When to use RESTful Web Services
A RESTful style is appropriate when
- The web services are completely stateless. Each request from client to server must contain all the information necessary to understand the request, and cannot take advantage of any stored context on the server.
- A caching infrastructure can be leverage for performance. A message sent using RESTful Web Services can be cached in the intermediaries, such as proxy servers, cache servers, gateways, etc, between the client and the Server to give high performance, so next time when the client request for the same data, data stored at the cache should be sent to the client.e.g Google Maps is using RESTful uris to provide cachable map tiles.
- The bandwidth needs to be limited. Since, there is no overhead of headers in the REST messages (unlike SOAP messages), REST messages would not need that high bandwidth as is required in case of SOAP Web Services. So, RESTful Web Services can be very useful for limited-profile devices such as PDAs and mobile phones.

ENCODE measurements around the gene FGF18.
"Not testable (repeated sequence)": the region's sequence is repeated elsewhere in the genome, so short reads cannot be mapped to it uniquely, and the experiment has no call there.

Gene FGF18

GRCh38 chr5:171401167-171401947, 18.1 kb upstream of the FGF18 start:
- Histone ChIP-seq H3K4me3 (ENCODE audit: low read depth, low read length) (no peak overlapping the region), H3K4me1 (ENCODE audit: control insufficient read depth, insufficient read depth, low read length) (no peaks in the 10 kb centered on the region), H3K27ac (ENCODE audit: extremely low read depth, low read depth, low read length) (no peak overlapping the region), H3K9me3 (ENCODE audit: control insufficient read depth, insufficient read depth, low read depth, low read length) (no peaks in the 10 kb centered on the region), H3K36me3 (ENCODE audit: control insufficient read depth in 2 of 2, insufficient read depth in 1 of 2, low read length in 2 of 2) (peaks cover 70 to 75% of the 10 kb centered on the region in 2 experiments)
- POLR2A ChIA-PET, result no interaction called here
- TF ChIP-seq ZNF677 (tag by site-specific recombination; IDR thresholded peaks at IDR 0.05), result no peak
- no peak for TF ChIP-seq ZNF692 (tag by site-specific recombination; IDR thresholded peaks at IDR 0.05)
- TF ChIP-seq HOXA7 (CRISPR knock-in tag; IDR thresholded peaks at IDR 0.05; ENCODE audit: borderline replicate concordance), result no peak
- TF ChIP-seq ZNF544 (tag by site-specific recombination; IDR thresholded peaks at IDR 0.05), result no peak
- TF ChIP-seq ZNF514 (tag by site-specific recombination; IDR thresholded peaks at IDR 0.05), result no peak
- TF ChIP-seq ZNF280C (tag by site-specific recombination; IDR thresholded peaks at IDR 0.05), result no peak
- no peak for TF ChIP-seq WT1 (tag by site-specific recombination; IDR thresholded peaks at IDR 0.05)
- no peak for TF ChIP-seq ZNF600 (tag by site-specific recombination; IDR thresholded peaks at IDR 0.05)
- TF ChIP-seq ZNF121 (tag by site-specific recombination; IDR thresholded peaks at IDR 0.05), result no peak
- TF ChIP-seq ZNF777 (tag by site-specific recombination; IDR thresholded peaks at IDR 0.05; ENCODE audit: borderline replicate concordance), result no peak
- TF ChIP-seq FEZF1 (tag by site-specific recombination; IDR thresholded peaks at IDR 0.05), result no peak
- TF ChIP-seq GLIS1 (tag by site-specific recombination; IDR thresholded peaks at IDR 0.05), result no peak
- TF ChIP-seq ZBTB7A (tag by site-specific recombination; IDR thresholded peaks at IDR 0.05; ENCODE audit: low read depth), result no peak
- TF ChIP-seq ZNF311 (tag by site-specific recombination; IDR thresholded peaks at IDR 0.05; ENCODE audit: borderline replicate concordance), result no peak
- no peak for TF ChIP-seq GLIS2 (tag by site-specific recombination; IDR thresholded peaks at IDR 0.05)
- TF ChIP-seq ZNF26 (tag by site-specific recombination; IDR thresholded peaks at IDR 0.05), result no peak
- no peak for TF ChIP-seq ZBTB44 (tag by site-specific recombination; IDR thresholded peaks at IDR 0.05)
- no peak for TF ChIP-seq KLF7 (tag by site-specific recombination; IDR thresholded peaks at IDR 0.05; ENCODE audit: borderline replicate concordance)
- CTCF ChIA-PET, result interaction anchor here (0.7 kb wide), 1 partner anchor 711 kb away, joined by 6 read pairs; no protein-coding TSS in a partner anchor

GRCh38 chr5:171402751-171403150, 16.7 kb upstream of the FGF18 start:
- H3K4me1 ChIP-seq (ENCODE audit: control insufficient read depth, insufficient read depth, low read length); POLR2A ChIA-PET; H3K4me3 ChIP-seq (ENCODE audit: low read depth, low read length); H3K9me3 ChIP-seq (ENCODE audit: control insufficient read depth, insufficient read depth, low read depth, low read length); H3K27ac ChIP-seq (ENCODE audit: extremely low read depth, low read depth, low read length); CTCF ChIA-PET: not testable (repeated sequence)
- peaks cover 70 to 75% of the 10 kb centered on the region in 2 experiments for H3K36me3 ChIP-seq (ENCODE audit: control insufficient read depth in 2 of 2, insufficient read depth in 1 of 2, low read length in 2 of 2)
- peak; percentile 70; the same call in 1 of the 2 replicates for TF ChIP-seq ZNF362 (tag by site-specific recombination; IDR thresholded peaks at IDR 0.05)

- RESTful Web Services can be consumed very easily by the clients. e.g using AJAX, Clients can consume RESTful Web Services directly on their Web pages with simplicity. Rather than starting from scratch, services can be exposed with XML and consumed by HTML pages without significantly refactoring the existing web site architecture. So, existing developers will be more productive because they are adding to something they are already familiar with, rather than having to start from scratch with new technology.
- I have always found, development with REST is easier and quicker than SOAP. Because, of this most of the vendors are adopting RESTful Web Services e.g Flickr, Google etc.
- RESTful Web Services supports a variety of data formats e.g HTML, XML, plain text, PDF, JPEG, JSON etc. RESTful interfaces can easily support different content-types/mime-types.